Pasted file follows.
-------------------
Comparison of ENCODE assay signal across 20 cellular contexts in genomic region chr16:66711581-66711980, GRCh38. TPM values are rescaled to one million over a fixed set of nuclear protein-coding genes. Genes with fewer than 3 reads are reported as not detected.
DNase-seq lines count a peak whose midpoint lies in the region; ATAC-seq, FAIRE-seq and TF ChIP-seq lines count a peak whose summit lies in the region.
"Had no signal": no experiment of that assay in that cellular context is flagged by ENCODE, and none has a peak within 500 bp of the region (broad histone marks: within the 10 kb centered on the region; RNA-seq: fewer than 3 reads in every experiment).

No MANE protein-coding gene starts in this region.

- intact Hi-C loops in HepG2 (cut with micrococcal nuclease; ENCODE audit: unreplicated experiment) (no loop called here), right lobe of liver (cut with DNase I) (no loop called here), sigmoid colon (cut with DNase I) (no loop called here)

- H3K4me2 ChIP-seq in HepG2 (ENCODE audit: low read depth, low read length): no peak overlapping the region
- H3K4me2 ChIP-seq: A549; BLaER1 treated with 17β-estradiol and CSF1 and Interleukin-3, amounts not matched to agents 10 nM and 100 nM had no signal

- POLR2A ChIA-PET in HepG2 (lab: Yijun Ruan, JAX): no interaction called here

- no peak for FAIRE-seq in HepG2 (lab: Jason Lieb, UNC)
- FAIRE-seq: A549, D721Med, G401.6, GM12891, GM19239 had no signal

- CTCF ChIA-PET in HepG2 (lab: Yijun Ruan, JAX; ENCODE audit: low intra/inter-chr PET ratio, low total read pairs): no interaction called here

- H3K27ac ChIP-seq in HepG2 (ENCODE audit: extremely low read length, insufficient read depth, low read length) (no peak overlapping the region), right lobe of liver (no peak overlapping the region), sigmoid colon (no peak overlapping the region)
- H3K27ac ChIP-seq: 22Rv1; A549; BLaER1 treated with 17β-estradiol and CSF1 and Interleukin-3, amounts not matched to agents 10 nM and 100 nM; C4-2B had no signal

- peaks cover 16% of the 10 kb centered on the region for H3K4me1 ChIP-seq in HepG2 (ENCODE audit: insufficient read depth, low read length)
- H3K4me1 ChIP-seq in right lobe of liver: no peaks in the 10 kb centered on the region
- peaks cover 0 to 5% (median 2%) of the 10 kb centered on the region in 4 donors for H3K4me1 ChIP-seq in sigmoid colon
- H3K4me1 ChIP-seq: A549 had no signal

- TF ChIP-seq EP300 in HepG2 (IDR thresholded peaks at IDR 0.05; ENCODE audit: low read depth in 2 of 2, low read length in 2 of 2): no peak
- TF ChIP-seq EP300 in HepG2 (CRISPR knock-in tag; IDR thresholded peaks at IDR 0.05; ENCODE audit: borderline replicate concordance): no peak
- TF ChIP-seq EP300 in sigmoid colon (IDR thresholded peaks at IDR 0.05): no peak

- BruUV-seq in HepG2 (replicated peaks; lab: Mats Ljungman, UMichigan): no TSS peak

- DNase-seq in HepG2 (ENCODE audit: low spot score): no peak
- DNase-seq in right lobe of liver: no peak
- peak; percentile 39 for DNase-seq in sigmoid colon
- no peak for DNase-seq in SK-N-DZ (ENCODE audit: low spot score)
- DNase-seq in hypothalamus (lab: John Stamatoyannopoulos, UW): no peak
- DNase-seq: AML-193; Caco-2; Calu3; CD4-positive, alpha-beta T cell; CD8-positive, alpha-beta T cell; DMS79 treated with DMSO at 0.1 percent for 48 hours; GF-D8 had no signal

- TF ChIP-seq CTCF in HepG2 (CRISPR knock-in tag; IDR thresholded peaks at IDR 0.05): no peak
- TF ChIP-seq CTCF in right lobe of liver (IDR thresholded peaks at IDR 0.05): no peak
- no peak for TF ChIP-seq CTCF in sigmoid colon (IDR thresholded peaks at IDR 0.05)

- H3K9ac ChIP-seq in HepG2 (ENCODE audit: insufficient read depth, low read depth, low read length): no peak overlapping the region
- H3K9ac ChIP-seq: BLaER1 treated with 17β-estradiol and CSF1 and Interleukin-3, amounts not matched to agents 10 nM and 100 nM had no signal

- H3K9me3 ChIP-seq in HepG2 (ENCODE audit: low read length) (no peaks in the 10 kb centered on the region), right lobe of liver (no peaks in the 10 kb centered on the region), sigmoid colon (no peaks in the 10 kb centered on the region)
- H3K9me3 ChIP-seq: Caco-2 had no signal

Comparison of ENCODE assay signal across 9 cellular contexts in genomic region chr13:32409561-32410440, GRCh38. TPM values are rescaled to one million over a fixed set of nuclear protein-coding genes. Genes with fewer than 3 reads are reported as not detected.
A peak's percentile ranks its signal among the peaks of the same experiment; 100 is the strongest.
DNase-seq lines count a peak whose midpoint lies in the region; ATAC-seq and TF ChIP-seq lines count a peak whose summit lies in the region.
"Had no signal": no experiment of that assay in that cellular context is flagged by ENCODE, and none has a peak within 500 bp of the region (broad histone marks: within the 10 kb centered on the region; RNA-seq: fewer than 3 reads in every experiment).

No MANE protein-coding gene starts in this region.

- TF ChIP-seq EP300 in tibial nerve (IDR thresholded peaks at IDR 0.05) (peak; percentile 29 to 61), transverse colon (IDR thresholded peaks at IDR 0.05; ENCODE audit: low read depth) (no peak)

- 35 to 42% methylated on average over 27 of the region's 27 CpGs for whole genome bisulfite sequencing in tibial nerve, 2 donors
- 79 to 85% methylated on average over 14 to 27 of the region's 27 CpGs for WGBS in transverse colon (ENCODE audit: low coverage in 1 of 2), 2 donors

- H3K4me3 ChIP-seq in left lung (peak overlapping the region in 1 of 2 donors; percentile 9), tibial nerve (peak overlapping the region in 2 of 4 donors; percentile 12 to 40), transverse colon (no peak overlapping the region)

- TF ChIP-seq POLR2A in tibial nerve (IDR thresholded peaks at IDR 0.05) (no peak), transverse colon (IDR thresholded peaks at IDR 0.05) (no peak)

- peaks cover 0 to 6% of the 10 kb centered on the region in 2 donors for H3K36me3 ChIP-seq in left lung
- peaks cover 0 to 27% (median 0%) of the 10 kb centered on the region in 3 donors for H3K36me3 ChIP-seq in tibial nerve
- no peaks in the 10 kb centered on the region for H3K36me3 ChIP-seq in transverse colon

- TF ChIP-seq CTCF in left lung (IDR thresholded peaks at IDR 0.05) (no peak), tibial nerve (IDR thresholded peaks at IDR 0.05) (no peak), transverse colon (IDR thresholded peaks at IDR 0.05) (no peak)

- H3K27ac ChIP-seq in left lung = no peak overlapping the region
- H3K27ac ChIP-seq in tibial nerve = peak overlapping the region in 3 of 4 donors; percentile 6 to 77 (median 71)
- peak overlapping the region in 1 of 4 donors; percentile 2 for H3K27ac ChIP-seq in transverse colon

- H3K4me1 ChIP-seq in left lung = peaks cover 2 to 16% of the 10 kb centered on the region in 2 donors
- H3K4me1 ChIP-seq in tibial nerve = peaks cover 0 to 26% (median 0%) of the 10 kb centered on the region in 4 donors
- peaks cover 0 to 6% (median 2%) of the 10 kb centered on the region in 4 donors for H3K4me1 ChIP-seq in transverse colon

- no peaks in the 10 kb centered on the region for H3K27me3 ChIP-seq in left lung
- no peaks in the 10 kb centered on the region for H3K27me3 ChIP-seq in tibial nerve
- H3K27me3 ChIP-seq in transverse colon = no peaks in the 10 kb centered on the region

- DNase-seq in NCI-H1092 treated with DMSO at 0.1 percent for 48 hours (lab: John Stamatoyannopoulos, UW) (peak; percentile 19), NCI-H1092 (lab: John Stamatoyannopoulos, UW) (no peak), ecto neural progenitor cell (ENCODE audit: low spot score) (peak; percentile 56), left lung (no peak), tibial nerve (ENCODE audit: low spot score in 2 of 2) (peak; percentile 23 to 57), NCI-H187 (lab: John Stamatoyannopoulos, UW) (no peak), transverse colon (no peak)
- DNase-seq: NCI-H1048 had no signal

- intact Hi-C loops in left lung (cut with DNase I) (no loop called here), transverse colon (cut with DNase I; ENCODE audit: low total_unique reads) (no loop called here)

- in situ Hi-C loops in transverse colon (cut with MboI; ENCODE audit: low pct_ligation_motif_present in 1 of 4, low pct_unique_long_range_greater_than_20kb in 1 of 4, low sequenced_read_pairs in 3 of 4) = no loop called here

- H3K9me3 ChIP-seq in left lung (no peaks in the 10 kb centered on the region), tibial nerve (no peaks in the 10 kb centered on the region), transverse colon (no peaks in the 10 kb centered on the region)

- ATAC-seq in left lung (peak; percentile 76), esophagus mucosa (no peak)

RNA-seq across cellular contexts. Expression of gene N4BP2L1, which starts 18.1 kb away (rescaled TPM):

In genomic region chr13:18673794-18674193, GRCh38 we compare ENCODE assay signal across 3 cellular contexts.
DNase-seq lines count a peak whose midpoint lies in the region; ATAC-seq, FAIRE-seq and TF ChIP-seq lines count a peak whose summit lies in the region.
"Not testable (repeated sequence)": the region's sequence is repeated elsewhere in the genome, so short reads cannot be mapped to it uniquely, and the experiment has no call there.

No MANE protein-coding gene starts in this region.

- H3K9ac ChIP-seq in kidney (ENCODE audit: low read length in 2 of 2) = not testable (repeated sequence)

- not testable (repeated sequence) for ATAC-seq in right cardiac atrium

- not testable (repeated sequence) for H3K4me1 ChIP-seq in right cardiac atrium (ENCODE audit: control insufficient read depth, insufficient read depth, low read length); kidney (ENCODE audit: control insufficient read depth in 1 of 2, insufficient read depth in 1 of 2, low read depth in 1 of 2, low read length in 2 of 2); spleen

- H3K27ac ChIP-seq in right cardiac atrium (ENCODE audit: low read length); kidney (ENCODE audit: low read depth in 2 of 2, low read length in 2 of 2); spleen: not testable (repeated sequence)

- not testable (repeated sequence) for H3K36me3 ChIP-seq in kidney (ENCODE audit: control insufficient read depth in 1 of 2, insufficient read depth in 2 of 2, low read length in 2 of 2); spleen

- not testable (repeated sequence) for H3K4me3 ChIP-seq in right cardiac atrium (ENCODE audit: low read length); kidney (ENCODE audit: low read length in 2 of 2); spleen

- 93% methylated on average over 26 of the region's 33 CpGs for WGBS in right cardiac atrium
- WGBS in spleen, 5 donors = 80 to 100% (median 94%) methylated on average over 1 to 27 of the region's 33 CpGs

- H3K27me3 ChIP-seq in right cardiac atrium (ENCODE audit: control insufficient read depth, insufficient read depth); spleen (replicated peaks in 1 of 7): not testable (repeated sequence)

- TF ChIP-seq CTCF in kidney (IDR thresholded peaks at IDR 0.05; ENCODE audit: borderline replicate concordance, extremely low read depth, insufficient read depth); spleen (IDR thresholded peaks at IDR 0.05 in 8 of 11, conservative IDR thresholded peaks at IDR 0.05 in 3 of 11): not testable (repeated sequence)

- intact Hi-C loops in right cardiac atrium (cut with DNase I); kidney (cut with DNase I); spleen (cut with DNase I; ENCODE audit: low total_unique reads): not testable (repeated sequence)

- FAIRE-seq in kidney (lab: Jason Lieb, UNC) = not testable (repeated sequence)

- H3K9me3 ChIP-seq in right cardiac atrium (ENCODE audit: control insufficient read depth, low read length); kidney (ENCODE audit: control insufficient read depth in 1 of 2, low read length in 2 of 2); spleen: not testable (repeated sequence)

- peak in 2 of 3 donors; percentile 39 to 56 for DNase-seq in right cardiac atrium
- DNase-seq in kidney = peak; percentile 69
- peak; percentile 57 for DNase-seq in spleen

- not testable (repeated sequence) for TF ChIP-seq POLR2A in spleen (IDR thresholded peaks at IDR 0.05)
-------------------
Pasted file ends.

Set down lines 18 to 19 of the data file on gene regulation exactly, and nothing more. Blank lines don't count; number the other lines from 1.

- TF ChIP-seq EP300 in HepG2 (IDR thresholded peaks at IDR 0.05; ENCODE audit: low read depth in 2 of 2, low read length in 2 of 2): no peak
- TF ChIP-seq EP300 in HepG2 (CRISPR knock-in tag; IDR thresholded peaks at IDR 0.05; ENCODE audit: borderline replicate concordance): no peak